5:32 PM: Mr. Mordaunt clearly needs to remain alive and talking long enough to discuss Catholicism with Sir William's (now Sir James') servant Joseph.
5:33 PM: Mr. Mordaunt elects to die while "embrac[ing] with my whole soul every article of the Catholic faith" (37), even though it's not clear he knows what any of those articles are. This is not, perhaps, the most convincing deathbed conversion scene I've encountered.
5:36 PM: It's not immediately clear why Lady Alton refuses to allow Jane to sit with her father's corpse.
5:37 PM: Young Frances is vain. I detect a deadly sin!
5:37 PM: Time for a lesson on pedagogy.
5:39 PM: Insert animadversions on modern governesses here.
5:40 PM: Little Maria makes converting Jane to Catholicism her pet project.
I think I need a break to eat some ice cream and pet kittens.
5:49 PM: Kittens have been petted, but the ice cream needs to warm up a bit.
I shall return to our regularly scheduled programming.
5:50 PM: And now to justify the decoration of Catholic chapels.
5:51 PM: Apparently, once you've been to a Catholic service, all Protestant services are deadly dull.
5:53 PM: Meanwhile, young Frances describes her governess' practices as "tyranny" (52)...while the governess is standing right there. Clearly a rebel in the making, this one.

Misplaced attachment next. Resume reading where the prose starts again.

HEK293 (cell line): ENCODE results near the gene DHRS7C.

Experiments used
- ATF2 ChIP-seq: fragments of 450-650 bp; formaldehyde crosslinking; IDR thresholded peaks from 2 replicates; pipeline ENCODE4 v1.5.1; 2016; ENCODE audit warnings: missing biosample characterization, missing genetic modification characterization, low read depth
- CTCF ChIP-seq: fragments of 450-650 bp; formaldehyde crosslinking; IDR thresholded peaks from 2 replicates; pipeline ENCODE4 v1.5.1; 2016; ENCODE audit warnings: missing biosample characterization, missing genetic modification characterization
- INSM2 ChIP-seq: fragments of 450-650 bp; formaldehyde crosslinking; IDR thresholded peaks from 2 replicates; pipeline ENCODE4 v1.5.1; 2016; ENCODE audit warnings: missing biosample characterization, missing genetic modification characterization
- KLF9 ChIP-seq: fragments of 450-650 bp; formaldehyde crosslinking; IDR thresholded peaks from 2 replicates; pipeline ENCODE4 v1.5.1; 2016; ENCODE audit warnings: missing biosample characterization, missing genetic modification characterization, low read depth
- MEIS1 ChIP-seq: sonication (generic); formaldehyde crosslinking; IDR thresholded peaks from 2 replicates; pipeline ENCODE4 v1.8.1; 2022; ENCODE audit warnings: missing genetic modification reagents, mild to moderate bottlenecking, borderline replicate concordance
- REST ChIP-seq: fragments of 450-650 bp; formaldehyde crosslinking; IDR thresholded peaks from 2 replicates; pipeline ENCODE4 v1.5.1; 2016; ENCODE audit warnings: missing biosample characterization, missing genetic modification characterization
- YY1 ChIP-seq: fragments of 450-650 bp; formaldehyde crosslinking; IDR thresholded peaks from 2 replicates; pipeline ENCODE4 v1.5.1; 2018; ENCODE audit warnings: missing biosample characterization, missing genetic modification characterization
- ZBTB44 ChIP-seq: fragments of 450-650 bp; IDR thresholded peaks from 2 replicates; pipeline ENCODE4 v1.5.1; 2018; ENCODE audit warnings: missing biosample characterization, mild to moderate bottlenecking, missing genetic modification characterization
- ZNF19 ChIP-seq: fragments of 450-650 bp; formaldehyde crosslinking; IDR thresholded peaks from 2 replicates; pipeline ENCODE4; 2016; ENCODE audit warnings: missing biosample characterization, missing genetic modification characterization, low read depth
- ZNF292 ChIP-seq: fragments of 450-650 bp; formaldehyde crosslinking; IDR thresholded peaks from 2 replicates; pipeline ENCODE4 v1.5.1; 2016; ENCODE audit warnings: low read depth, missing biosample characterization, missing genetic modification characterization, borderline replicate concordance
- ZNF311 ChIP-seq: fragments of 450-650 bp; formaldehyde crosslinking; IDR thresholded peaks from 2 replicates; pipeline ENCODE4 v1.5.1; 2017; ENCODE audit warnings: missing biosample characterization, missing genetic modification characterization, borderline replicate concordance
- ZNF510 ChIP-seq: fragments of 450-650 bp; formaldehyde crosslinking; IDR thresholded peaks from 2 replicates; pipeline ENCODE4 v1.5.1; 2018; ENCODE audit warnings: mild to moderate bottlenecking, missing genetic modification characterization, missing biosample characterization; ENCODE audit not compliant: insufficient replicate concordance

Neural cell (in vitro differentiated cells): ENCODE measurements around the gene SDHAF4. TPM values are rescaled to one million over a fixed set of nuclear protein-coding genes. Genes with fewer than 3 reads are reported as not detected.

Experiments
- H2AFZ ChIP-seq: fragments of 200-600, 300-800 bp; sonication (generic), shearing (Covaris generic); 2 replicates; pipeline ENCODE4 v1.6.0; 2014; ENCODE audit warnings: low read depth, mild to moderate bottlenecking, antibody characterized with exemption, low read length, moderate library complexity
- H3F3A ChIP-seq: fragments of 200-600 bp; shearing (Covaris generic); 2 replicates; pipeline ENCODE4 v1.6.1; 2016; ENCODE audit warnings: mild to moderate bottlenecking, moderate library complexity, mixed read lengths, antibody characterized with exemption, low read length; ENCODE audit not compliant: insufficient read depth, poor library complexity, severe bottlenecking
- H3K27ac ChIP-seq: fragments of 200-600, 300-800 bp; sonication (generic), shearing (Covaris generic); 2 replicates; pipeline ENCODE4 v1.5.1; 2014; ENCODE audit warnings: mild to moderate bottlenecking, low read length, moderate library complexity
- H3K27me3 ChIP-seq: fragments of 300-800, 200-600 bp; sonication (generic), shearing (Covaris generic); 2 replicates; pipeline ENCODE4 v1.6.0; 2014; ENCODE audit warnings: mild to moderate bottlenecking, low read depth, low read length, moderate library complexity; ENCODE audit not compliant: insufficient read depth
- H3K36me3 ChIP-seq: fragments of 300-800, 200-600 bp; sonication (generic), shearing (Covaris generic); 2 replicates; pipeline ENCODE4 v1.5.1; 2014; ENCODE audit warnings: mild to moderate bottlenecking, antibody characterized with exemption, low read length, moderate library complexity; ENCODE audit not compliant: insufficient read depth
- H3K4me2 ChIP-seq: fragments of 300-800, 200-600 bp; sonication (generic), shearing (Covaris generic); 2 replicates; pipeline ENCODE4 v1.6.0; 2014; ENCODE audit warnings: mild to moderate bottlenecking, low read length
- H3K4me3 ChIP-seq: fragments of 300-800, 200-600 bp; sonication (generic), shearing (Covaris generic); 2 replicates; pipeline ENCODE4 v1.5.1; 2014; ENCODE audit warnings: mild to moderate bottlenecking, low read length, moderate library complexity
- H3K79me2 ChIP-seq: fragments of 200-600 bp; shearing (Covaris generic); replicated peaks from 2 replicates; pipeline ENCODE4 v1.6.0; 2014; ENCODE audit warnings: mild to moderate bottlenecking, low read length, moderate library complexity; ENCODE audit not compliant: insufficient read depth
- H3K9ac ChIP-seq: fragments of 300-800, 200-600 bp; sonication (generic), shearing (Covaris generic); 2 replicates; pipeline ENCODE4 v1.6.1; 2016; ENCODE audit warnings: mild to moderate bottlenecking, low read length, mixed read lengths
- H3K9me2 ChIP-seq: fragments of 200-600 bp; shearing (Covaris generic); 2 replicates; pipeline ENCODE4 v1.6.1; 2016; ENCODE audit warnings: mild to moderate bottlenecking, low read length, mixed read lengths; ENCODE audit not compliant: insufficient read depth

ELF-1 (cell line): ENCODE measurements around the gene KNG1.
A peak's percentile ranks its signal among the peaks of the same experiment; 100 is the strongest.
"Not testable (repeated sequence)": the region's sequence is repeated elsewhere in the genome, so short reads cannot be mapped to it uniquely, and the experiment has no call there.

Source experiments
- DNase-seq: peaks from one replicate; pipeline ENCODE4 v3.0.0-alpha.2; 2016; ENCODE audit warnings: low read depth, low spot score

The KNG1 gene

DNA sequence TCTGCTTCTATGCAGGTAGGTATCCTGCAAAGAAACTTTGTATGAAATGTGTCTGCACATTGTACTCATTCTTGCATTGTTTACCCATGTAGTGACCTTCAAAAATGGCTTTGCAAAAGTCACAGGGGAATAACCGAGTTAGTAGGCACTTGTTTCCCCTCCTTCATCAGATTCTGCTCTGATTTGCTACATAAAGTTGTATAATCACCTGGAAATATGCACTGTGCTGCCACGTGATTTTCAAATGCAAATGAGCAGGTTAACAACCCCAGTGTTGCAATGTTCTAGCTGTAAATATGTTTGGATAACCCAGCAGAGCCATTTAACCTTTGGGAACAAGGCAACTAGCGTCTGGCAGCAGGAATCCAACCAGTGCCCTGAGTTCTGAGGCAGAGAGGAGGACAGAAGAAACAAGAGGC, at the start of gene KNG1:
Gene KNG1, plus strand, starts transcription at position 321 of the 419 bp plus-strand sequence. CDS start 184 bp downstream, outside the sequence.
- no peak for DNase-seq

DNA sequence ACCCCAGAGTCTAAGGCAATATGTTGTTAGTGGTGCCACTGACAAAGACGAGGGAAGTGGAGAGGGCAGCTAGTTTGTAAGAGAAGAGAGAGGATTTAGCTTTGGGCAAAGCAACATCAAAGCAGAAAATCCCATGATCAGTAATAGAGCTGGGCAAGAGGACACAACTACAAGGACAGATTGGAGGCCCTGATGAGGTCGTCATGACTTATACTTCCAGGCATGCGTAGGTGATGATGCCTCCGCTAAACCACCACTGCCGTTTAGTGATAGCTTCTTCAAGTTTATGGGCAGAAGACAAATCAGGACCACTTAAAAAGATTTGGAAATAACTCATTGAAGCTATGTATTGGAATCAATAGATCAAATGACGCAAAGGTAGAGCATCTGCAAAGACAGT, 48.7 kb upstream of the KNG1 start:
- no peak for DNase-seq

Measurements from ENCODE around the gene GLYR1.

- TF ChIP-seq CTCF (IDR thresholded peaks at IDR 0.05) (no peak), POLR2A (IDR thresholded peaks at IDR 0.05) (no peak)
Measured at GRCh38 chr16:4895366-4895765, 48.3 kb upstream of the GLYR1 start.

5:54 PM: I wonder if there have been any controlled studies on the effectiveness of "this hurts me more than it hurts you."
5:55 PM: Maria is awfully huggy.
5:56 PM: I love how gracious the governess is about being fired, even though the novel has previously represented her as being ineffective and rather obnoxious.
5:57 PM: The author likes the adjective "amiable" just a tad too much.
Gee, I wonder if the ice cream has defrosted enough yet.
6:08 PM: I have now eaten ice cream and petted the kittens again. Contemplated other household tasks, but I'm resolved to get to page 100, at least.
6:10 PM: More discussion of the qualifications for being a governess. Also, a justification for teaching wealthy girls needlework: we've all gotta toil, right?
6:10 PM: Lady Alton: "I need a woman perfect in all respects to be a governess. Oh, let's not talk about money."